I Hate It Here: Why Do We Still Talk About Weed?

By Will Malkus
Radio Editor

Let’s talk about weed. Let’s start with the big question. Why is weed illegal?
I get that it’s bad for you. It can distort your perceptions, your coordination, and it can even make you anxious and paranoid if you have a bad trip. It’s psychologically addictive, though it isn’t chemically, and when taken in large doses it can even cause hallucinations and disorientation. However, no matter how many ways I look at it, alcohol is worse.

Alcohol is a poison. If you drink enough of it, you can die, or at the very least fall unconscious. If weed has a detrimental effect on your coordination, then alcohol throws it right out the window, because I don’t know if you’ve ever tried to do anything complicated while drunk, but it’s hard. So if we can legally get wasted on beer that is literally cheaper than a pack of double A batteries, why is everyone so up in arms about pot?

According to statistics released by the Center for Disease Control, in 2009 there were 23,199 deaths related to alcohol abuse. 36,284 were chalked up to car accidents, and 31,224 were caused by firearms. There were zero reported deaths related to marijuana use.

And maybe I just don’t understand the logic here, because the only thing I can think of that would keep weed illegal is economics. Would legalizing it have a negative impact on our economy? This is territory that I’m not all that familiar with, but why would introducing a new cash crop hurt our already faltering economy? I don’t get it. It’s another product to generate revenue, and you can be sure that if you offered it, people would buy it.

Which brings me to my next point. On March 26, when Mexican drug lord Joaquin “El Chapo” Gusman Loera officially thanked the U.S. government for keeping weed illegal He was quoted saying that if it hadn’t been for presidents too afraid to take a stand on this outdated ruling regarding the legal status of weed, he would never have been able to become the 701st richest man, according to the Forbes’ list. Following that, the Mexican president started begging U.S. politicians to legalize the stuff, if for no other reason, than it would stagger his criminal empire and rob him of so much power.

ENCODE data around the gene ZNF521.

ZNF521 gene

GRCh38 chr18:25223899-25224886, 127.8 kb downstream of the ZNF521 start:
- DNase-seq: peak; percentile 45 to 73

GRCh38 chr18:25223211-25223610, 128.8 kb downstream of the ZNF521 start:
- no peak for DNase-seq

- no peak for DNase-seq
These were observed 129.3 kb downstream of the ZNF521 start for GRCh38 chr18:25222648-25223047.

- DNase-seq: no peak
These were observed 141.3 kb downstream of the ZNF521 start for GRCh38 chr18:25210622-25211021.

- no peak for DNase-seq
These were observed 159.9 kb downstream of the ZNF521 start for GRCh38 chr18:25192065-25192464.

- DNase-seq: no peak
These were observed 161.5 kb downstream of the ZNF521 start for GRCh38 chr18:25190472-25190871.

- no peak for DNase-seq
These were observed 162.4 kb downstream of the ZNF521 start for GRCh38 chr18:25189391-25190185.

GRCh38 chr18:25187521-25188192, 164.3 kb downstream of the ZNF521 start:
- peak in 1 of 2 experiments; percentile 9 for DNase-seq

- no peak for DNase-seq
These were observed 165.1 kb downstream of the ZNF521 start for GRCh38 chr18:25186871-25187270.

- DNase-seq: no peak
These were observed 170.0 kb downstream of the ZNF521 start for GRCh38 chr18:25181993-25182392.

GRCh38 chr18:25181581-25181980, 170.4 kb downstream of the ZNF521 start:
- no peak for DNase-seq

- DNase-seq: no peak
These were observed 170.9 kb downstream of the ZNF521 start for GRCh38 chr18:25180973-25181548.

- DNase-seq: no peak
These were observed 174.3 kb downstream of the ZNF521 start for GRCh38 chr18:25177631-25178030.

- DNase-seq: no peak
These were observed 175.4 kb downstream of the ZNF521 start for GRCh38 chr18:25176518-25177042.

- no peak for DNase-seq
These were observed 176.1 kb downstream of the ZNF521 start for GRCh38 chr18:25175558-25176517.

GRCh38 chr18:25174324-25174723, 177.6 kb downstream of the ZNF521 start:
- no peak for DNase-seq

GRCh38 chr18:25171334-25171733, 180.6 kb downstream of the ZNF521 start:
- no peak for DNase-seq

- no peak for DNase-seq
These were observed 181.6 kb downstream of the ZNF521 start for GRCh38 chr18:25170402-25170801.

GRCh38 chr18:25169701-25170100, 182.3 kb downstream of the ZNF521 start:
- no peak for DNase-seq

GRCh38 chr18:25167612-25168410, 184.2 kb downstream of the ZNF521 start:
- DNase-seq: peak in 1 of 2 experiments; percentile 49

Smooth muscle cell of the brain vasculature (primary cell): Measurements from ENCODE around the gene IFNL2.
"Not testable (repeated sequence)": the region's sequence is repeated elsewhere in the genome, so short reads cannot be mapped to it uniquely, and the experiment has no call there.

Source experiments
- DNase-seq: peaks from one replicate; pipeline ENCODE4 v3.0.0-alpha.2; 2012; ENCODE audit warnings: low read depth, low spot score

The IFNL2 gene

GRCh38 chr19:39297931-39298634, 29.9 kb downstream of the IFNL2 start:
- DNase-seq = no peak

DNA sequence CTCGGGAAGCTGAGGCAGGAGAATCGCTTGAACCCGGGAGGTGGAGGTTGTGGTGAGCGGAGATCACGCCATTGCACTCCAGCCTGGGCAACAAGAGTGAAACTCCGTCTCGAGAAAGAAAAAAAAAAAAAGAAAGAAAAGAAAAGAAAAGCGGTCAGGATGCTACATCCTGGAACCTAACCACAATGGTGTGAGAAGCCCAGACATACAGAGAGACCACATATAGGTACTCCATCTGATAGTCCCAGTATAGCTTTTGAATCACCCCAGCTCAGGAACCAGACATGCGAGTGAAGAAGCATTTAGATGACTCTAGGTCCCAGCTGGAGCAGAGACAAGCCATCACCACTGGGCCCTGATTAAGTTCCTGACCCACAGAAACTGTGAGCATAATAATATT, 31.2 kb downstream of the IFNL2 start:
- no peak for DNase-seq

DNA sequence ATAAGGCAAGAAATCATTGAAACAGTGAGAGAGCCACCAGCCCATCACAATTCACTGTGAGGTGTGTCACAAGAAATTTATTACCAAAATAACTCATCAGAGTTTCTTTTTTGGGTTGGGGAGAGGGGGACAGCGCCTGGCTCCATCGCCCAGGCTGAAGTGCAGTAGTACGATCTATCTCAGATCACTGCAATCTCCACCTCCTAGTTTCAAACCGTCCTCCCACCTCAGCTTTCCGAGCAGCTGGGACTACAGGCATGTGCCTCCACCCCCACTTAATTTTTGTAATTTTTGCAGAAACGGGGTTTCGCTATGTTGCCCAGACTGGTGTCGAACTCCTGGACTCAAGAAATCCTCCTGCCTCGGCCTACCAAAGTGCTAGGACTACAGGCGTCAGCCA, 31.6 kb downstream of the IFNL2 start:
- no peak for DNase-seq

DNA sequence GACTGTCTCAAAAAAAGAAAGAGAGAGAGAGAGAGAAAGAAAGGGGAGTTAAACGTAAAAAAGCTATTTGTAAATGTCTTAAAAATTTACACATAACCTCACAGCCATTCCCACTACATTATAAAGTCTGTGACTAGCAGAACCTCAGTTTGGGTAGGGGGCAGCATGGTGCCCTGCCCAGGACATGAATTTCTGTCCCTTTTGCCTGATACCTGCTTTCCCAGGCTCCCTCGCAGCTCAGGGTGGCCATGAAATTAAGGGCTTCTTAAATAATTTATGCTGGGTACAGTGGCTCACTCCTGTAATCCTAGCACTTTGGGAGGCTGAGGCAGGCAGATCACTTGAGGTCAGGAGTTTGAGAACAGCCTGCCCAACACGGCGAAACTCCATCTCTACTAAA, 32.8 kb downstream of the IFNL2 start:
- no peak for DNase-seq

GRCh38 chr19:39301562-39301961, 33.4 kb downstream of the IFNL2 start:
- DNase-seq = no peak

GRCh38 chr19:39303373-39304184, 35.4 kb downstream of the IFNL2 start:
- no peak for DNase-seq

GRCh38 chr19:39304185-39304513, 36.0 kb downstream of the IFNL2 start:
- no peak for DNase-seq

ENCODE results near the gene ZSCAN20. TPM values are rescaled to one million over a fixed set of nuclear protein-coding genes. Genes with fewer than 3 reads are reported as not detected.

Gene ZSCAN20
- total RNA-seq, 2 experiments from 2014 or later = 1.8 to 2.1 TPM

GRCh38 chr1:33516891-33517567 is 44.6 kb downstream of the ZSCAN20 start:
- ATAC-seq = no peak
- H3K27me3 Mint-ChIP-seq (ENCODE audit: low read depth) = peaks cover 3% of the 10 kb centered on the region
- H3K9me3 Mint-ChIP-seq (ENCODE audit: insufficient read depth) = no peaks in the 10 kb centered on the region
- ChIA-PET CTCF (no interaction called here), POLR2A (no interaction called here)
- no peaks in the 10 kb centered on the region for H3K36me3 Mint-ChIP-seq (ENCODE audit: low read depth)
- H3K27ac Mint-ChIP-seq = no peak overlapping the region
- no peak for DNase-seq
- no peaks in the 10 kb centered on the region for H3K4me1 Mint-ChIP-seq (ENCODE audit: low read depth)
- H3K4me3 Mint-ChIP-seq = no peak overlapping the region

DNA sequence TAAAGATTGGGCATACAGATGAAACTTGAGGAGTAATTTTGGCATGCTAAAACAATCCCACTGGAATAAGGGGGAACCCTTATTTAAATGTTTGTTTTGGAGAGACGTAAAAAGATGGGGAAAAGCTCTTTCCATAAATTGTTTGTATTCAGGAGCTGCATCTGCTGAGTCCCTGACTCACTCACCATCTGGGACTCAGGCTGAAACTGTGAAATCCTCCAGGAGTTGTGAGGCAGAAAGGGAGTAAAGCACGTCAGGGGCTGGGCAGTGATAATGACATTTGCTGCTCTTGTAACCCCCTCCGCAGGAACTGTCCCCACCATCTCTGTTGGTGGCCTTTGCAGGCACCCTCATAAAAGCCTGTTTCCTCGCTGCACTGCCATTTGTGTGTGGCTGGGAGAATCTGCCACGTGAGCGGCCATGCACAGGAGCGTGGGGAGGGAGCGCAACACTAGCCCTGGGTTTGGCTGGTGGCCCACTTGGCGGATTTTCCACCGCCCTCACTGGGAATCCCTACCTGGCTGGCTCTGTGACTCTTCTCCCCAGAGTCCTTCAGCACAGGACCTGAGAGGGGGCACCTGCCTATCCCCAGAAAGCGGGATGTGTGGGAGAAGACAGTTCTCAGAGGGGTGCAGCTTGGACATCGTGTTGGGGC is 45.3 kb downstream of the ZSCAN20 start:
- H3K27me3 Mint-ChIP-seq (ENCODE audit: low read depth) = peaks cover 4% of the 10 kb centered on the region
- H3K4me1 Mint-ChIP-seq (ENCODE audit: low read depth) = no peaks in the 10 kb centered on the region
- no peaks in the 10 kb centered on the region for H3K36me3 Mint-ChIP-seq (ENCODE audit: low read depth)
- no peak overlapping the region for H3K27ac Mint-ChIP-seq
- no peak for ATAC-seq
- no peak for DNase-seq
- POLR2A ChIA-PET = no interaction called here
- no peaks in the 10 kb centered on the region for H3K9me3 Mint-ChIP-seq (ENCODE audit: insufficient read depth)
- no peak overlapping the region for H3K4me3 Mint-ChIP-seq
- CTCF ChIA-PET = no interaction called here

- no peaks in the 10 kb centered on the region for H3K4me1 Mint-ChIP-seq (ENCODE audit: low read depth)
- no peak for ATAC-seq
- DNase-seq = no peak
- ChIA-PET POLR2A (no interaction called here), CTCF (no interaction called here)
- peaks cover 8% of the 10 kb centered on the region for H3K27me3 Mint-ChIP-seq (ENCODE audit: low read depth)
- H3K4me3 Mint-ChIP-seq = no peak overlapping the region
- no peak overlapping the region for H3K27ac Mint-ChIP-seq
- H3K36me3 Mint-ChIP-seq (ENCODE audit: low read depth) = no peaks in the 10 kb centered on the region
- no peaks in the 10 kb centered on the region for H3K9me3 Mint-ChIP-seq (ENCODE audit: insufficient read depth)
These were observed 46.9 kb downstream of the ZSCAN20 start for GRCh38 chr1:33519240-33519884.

This statement implies that in an effort to “save America’s youth” or whatever phrase that’s thrown around these days, we’ve actually furthered the suffering of another country and given power to the kind of man we lock away for life. I get that American politicians have to look out for American interests first and foremost, but if we could stop beating around the bush and be candid, maybe some actual solutions could be reached.

Maybe if we stop pretending that this is a health issue, or that buying weed will somehow propagate a cycle of criminal activity, we could focus on the economic impact and the other real issues at hand.

I guess that this is just another viewpoint from another 20-something who can’t seem to wrap his mind around why this is still an issue, but that’s just it. Our generation doesn’t understand why it’s illegal, why getting caught with it can buy us actual jail time, and most of all, we don’t understand why we can’t do it.
So I can promise you two things. One, our generation isn’t going to stop smoking weed. And two, we’re never going to see eye to eye with you about this. So fix it, already.

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